The last couple weeks I’ve heard this phrase too many times from the back yard… “Mom, come look at this…” It’s no wonder I have a twitch. And I know most moms of active children have the same twitch. It’s as if you can sense that your child’s feet are above terra firma just by the tone of their voices. It’s as if sound travels only slightly but still audibly different at different heights. For me, six feet is the height at which I can hear my children’s voices travel differently through space towards me.
And although I should probably run worriedly to the back yard, knowing that my children are hanging precariously from such items–
I never know until I get there. But instead, I feel defiant most of the time, when I hear this tone. It’s as if I turn into slow motion mommy because the last thing those little monkeys are going to see before I walk out, even if I’m crying on the inside, is any sign of fear. I say this a lot, but it’s very important when you have children who run on adrenaline and seek that look of weakness on your face—that you never let them think that they are special because they scare you more than other children scare their parents. Because—there is always a child out there who can and will outdo them, but there are children who never climb too high… and they have nicer parents… I digress. MY children will never see me freak out because then I will see the smirk from my seven year old, followed by the question, “Why is that scary, mom?” “Would I die?” “What would happen that would make me hurt?” As if a detailed description might ease his wonder. And I know better. It doesn’t. It prolongs a weird and disturbing conversation of body parts and ways they can be mangled. So I calm myself and I walk out coolly, acting as if it’s no big thang when he’s jumping off the six foot swing set with bare feet or sliding down the gates that are 20 feet off the ground or asking me if he can parachute from the roof with his pillow case. I’m sure Einstein asked the same questions, right? If only my son hadn’t fallen so many times as a very tiny baby trying to run before he could walk correctly, perhaps he would have more brain cells to move these inventions towards something of use. And even if all that changes in the chemical universe is my temperament, I still won’t show it. And when my son tells me his feet hurt, I calmly respond, “Only one more jump dear, since you don’t have any shoes on.” And when he sticks his little man parts in the grating of our shower, I calmly reply, “Please take your pipi out of the shower grating so it doesn’t get stuck. You’ll miss that, dear.” And when my son hands my husband a cup of pee and says it’s tea, I say, “You probably shouldn’t drink that, dear. You might get warts in your throat.” You get the idea, right? There’s no moment at which I will lose it at this point. Famous last words. But today when I heard the phrase I’ve heard too often—in that tone that tells me the height of my children is above six feet, “Mom, come look at this”, I walk calmly out to see my two small boys in the top corner of our lot, which is about 30 feet off the ground, three tiers of rocks above the pool and here’s the kicker—inside the pool gate.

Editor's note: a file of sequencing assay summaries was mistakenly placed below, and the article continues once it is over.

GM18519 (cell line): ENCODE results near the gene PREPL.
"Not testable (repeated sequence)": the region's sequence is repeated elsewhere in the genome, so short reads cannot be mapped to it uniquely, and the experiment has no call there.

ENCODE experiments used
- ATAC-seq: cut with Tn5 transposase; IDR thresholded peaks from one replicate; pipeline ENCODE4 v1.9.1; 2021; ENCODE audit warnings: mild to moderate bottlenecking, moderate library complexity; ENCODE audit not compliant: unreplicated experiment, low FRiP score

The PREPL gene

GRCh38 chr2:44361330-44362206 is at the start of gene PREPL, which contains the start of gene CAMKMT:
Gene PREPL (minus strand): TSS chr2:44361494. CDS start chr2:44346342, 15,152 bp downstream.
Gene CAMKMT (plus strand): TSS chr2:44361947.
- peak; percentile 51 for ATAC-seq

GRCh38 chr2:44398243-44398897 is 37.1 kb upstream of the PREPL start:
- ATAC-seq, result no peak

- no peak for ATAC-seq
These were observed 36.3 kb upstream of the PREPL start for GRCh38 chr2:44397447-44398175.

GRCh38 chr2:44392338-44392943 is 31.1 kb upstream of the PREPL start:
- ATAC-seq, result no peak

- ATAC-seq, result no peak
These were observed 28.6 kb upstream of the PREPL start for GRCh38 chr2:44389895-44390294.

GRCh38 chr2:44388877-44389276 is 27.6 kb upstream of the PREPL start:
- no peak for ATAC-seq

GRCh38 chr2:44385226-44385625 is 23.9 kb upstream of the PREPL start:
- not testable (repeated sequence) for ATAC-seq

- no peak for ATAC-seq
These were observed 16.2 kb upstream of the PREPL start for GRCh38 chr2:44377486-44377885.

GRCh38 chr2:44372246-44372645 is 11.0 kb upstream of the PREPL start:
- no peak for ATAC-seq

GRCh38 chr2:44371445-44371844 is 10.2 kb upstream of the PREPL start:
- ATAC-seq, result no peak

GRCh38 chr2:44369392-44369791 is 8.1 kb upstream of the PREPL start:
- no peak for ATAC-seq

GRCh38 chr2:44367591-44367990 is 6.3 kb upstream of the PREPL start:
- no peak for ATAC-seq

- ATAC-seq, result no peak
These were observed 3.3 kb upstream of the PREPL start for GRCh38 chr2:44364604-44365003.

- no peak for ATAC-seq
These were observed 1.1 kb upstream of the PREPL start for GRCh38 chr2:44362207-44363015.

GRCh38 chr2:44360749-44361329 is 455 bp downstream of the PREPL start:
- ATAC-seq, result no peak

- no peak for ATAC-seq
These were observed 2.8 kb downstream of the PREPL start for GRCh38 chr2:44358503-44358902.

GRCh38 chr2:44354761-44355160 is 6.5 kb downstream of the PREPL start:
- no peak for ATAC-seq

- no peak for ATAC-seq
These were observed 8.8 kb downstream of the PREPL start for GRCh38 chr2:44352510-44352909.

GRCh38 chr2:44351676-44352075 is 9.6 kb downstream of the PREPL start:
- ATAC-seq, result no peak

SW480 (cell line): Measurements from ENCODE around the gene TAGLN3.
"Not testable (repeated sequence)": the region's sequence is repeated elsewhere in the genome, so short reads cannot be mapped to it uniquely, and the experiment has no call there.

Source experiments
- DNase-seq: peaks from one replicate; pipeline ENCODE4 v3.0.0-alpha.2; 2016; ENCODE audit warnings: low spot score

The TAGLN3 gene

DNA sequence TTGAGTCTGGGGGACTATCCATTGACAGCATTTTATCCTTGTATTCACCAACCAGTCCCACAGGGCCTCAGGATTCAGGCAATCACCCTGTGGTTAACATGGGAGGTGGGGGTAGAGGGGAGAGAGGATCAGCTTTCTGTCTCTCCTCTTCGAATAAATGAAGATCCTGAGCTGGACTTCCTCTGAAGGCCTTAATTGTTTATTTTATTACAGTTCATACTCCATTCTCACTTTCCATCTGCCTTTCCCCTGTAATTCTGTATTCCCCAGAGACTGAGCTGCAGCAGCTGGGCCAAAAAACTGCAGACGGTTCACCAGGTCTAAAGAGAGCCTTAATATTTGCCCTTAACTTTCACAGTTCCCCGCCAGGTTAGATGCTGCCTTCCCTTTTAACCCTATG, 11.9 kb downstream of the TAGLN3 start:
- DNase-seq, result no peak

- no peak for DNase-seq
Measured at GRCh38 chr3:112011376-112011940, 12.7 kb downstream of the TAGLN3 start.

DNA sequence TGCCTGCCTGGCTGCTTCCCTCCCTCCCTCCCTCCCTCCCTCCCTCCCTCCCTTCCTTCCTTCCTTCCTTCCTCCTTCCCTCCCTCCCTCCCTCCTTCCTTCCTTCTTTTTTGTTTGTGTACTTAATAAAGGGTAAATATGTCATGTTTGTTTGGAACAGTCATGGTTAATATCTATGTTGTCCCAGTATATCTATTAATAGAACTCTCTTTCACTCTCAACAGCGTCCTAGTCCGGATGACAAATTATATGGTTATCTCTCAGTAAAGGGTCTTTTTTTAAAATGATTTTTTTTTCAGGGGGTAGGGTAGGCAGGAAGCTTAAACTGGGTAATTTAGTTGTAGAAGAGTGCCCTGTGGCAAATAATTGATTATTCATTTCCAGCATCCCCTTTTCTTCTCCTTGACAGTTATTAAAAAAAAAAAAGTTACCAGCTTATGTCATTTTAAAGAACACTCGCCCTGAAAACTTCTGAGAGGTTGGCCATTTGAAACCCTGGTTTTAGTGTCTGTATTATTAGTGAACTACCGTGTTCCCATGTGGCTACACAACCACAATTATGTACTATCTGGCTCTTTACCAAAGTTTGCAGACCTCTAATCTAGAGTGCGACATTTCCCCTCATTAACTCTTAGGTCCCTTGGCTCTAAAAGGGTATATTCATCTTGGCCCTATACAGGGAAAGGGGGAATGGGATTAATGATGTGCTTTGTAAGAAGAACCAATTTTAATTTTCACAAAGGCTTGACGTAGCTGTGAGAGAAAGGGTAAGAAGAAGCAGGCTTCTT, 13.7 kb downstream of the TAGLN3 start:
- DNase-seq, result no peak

No, they didn’t open the locked part, which I’m fairly certain they can do… They climbed the three levels of fencing and rocks in order to get into the pool area. So, the pool won’t get ‘em, but the 30 foot drop might cause a bruise or two. I’m also thinking back to the jackass who told us that we needed to pay the extra $1500 for additional fencing so we would b e assured NO ONE would be able to get in our pool area. I wish I’d smacked his smug face when he assured me that children get into pool areas every day and I wouldn’t want to be the one who didn’t spend the extra money. Soooo, $1500 later, he can bite me. And my kids, well, I calmly told them to “Get out of the pool area. If they’d like to get the little floaty thing out of the pool area they so badly needed for who the hell knows what, they needed to ask me to open the damn gate. Lucky for me, they both swim like fish—but even fish shouldn’t be in the pool area without an adult… And I’ll tell ya another thing, there is NO way I’m ever closing the back door while my kids play. They can explore and run and act like hooligans as long as I’m the one who can know where they are, feel the height of their voice in the air and coolly let them know they’re not doing anything special. But to get the f*** down or put shoes on or put down the snake or take the bees nest out of their brother’s mouth or whatever it is. They’re just doing something that needs a little correcting. Where’s my freaking martini?